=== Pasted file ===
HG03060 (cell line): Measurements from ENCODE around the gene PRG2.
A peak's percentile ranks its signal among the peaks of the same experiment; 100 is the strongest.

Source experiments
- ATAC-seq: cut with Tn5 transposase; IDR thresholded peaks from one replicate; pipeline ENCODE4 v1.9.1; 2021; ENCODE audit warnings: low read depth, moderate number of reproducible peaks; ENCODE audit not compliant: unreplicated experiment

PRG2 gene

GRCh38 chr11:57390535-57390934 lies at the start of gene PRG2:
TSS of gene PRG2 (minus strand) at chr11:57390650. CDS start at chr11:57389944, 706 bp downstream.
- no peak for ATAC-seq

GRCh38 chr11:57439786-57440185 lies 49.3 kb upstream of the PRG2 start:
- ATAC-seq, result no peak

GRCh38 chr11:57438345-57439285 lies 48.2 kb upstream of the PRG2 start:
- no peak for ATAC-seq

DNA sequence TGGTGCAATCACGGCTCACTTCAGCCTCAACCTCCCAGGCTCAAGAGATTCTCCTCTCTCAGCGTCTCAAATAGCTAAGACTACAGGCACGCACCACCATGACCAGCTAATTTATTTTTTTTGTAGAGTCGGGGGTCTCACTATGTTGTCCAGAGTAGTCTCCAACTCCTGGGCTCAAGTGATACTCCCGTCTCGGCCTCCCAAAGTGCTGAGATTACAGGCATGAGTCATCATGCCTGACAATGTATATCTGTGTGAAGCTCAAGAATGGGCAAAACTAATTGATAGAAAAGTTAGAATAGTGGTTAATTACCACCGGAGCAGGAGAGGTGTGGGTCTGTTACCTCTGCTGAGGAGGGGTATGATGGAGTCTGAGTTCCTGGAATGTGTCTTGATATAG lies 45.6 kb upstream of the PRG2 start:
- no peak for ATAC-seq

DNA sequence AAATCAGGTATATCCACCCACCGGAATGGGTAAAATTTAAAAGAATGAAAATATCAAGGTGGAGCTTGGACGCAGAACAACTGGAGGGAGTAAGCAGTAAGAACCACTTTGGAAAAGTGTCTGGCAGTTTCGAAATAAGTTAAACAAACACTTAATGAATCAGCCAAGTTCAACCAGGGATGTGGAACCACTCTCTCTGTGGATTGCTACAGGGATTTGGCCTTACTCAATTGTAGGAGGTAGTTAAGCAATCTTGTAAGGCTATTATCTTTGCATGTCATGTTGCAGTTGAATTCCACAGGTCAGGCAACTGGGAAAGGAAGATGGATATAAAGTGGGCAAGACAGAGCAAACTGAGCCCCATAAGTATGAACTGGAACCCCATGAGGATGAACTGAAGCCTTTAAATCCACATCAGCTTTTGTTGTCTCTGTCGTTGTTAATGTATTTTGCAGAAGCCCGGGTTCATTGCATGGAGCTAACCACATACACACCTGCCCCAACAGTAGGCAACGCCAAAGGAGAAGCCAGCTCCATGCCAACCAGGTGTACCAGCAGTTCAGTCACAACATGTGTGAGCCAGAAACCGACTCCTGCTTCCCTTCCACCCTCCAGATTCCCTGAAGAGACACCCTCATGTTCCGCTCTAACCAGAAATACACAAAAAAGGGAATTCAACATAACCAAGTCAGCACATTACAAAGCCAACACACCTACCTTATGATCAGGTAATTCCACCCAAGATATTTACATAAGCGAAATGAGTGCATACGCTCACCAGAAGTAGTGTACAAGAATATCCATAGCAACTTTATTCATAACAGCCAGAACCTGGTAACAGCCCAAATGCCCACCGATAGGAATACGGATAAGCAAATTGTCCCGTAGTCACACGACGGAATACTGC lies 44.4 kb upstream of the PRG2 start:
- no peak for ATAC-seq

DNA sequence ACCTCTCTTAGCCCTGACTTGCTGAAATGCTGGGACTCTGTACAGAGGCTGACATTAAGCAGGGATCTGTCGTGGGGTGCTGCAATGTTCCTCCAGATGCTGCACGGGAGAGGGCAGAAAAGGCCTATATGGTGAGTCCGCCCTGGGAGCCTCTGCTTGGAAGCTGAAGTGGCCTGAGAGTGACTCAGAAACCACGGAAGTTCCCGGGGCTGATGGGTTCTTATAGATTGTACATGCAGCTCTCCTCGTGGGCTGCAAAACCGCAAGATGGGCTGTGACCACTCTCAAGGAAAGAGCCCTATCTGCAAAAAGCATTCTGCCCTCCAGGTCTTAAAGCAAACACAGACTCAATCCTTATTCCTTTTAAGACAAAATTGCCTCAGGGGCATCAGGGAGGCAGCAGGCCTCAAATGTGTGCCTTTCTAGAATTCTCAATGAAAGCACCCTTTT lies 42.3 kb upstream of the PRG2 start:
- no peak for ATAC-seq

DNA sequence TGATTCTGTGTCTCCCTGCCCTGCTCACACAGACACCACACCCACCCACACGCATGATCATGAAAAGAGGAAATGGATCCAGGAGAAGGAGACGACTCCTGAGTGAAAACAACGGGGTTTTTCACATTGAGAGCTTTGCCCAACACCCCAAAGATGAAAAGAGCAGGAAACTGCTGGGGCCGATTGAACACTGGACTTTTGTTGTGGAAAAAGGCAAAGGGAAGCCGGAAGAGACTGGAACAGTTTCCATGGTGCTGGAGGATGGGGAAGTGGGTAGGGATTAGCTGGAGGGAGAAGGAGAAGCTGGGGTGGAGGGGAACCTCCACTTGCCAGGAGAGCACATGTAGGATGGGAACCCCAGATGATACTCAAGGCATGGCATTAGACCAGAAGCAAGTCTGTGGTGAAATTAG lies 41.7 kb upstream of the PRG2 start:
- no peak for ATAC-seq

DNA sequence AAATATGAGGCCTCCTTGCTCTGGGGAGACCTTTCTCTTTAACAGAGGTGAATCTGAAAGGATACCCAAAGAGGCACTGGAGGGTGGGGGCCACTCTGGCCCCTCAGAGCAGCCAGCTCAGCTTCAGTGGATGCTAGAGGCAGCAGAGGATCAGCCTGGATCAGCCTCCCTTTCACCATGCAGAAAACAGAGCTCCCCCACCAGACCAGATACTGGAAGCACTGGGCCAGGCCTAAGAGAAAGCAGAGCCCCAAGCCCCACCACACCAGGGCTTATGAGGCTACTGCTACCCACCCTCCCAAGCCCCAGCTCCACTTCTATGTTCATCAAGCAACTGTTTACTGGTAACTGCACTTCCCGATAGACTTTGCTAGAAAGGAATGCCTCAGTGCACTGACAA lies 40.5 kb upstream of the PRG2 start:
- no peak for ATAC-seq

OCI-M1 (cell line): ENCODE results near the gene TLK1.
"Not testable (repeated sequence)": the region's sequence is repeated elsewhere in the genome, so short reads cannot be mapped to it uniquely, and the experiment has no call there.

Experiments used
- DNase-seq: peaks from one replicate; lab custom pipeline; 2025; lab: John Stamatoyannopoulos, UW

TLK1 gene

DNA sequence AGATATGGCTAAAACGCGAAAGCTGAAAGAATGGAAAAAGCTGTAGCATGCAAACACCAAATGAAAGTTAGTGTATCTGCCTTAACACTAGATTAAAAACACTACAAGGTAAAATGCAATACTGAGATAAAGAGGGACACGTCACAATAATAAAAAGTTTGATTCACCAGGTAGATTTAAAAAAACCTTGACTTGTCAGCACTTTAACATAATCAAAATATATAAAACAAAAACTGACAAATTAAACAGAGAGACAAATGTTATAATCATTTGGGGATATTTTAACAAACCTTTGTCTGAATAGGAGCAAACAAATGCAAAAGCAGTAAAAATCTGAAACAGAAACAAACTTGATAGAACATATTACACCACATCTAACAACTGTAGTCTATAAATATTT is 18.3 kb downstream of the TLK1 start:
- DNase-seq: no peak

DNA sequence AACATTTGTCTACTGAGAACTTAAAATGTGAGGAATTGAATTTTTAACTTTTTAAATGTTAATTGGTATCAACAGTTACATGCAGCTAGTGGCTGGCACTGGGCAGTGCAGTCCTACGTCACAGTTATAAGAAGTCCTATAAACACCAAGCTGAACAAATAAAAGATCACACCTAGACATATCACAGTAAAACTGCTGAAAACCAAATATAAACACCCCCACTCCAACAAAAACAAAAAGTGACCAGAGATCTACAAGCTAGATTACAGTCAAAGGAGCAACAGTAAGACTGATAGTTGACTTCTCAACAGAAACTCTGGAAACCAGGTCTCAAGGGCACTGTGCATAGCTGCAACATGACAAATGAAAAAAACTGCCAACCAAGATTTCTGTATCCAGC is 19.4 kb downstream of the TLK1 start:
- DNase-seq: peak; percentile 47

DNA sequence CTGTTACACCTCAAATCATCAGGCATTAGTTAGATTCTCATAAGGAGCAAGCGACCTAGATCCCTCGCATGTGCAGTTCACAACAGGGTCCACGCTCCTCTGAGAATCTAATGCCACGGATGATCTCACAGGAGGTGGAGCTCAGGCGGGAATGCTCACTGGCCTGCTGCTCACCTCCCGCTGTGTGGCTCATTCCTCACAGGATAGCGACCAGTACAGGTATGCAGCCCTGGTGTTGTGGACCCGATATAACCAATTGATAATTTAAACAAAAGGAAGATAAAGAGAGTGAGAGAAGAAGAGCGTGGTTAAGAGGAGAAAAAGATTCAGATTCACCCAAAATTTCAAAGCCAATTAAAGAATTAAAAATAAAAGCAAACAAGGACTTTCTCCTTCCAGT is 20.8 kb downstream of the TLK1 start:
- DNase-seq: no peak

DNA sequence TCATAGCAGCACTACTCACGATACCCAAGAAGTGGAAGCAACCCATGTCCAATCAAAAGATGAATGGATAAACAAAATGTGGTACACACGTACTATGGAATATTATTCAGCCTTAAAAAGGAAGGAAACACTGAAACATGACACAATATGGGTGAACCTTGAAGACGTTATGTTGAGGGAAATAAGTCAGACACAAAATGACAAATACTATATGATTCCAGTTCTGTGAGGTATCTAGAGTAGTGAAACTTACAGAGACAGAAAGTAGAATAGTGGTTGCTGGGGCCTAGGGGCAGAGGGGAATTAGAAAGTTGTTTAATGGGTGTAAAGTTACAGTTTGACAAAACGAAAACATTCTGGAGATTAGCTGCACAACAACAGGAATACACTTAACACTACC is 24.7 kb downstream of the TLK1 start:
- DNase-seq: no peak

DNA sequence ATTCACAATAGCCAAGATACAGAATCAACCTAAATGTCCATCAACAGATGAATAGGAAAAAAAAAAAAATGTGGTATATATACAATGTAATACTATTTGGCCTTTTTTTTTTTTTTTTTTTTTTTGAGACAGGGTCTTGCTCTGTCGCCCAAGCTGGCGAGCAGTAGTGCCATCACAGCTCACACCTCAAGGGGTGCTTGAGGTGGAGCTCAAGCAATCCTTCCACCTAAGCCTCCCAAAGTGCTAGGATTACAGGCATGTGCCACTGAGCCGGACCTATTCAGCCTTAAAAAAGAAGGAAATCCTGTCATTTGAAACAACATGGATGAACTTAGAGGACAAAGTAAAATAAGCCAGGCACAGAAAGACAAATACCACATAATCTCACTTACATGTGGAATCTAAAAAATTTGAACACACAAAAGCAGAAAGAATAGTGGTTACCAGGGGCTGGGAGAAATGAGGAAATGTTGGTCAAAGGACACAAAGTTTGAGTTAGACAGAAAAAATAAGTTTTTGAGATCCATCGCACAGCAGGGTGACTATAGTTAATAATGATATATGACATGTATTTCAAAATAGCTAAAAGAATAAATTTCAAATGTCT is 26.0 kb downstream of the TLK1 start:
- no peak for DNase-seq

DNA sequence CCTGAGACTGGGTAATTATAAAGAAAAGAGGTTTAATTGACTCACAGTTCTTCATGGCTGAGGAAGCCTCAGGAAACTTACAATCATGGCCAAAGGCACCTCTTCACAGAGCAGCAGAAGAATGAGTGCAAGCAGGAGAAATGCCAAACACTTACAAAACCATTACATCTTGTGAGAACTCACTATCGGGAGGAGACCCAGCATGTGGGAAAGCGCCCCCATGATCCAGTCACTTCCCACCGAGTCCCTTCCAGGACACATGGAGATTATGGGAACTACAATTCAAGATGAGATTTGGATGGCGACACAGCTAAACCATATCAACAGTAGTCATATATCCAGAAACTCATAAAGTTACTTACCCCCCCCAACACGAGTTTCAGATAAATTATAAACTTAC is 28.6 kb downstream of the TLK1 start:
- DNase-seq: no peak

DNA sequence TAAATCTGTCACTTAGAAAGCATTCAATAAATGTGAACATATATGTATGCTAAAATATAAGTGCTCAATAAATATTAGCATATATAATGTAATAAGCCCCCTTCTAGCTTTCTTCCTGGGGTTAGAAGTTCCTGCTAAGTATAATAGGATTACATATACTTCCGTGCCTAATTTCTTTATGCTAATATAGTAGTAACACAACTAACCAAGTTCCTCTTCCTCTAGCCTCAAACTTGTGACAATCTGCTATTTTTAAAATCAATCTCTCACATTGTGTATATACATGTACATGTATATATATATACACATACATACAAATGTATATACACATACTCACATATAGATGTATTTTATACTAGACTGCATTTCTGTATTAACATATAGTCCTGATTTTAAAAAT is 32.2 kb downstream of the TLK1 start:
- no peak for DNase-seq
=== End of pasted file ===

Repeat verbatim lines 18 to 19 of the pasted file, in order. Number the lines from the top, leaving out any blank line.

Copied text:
- no peak for ATAC-seq

DNA sequence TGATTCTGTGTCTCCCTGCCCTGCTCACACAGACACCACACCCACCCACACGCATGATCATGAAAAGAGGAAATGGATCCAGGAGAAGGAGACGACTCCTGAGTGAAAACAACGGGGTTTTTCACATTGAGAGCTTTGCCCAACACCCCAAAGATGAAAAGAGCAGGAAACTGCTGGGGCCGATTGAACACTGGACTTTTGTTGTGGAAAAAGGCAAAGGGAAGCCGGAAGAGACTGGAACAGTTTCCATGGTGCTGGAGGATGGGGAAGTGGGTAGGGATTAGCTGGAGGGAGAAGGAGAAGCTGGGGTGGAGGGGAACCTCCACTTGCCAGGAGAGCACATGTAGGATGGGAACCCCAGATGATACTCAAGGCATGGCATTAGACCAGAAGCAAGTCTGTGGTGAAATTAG lies 41.7 kb upstream of the PRG2 start: